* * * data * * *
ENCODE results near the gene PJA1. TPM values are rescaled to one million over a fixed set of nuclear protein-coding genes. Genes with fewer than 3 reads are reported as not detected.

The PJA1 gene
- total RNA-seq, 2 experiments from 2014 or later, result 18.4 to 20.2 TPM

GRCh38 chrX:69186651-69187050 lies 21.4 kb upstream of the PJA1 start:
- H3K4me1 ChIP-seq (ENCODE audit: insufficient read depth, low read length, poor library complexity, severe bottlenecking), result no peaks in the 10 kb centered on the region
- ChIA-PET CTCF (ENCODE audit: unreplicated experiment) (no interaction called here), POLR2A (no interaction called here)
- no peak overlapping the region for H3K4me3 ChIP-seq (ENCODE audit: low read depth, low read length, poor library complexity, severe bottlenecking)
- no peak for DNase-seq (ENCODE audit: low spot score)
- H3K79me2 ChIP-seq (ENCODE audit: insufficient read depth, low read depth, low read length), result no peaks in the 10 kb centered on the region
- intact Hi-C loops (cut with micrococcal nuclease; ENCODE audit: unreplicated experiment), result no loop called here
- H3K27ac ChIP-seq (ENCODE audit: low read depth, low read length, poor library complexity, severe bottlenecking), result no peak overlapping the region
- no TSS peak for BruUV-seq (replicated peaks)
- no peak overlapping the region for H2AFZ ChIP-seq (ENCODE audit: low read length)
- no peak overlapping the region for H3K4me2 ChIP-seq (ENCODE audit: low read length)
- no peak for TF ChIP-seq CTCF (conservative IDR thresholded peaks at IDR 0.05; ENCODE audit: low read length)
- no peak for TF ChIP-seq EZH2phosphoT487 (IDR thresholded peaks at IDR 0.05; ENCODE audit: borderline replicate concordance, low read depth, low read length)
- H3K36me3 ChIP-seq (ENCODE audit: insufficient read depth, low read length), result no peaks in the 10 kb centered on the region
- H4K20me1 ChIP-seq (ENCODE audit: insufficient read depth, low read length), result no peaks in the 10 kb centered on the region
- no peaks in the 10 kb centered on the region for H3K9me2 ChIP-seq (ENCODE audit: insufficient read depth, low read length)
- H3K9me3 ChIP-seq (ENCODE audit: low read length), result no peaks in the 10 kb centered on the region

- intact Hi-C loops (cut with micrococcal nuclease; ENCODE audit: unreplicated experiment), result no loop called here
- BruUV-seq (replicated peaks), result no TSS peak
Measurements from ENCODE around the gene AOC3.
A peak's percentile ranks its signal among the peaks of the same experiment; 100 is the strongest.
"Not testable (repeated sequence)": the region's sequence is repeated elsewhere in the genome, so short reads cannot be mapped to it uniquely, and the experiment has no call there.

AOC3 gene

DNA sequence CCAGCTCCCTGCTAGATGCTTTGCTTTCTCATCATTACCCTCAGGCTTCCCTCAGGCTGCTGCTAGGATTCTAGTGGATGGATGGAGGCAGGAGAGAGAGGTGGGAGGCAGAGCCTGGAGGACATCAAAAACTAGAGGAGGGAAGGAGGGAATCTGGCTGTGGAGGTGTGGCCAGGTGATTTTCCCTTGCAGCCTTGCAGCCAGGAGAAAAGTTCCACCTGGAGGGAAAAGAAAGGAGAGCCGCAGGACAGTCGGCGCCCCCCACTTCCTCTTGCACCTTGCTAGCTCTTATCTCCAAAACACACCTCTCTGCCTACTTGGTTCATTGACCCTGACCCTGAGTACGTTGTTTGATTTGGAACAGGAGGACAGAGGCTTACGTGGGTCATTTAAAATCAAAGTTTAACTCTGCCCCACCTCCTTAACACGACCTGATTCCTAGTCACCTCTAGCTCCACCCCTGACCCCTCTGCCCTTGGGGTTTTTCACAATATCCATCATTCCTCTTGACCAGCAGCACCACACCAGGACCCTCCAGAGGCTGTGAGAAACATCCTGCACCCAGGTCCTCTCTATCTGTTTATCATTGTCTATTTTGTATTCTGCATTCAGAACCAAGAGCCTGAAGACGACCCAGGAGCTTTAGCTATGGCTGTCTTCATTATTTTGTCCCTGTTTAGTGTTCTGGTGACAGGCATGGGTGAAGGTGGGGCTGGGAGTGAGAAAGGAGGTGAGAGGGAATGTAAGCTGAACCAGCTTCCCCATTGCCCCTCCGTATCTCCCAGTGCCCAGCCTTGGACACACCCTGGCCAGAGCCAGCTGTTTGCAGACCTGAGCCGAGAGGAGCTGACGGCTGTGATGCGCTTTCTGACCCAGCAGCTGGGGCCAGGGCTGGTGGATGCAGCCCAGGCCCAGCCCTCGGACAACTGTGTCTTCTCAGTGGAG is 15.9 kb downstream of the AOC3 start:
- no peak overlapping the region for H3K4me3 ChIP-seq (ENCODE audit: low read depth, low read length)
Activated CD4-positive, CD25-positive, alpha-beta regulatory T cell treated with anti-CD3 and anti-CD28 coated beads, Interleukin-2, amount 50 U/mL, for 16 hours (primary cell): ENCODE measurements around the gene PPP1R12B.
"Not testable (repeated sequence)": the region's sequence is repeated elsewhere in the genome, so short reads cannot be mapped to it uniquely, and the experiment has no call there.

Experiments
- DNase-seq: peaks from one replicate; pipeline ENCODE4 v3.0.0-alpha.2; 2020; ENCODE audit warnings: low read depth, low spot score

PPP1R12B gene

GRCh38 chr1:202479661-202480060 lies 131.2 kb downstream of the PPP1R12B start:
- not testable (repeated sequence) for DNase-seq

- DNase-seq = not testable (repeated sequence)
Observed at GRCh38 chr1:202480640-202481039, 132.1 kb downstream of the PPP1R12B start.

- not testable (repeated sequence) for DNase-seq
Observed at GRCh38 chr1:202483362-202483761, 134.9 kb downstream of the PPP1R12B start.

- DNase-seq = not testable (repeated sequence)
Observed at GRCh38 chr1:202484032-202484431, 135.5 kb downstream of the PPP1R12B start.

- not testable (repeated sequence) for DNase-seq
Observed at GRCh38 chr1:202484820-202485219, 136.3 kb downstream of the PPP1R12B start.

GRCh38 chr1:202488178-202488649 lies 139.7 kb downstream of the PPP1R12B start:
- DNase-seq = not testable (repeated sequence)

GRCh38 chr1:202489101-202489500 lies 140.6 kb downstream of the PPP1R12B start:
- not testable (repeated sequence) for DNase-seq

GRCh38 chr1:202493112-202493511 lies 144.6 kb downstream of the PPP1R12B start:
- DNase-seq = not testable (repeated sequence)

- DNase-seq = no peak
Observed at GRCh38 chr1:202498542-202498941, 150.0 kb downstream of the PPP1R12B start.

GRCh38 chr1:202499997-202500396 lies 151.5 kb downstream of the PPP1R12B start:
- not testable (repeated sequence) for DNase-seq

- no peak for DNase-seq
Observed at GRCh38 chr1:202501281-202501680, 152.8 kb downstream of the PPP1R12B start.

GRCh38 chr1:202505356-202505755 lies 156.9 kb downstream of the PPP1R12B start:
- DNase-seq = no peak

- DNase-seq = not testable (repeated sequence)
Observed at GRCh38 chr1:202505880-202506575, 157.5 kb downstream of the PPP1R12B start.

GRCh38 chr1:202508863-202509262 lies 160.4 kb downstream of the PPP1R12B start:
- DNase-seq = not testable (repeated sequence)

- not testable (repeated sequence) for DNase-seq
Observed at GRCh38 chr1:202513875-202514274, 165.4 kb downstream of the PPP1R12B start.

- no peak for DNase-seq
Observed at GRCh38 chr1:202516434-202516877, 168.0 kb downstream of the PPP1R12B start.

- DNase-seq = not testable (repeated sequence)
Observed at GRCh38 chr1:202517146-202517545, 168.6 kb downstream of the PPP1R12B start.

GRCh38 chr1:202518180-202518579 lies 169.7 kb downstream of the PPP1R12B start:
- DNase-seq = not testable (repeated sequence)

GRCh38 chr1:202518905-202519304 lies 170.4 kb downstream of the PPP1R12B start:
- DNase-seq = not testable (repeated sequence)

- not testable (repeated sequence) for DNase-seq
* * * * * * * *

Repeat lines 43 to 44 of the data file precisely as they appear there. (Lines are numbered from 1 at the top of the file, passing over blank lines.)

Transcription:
Observed at GRCh38 chr1:202484820-202485219, 136.3 kb downstream of the PPP1R12B start.

GRCh38 chr1:202488178-202488649 lies 139.7 kb downstream of the PPP1R12B start: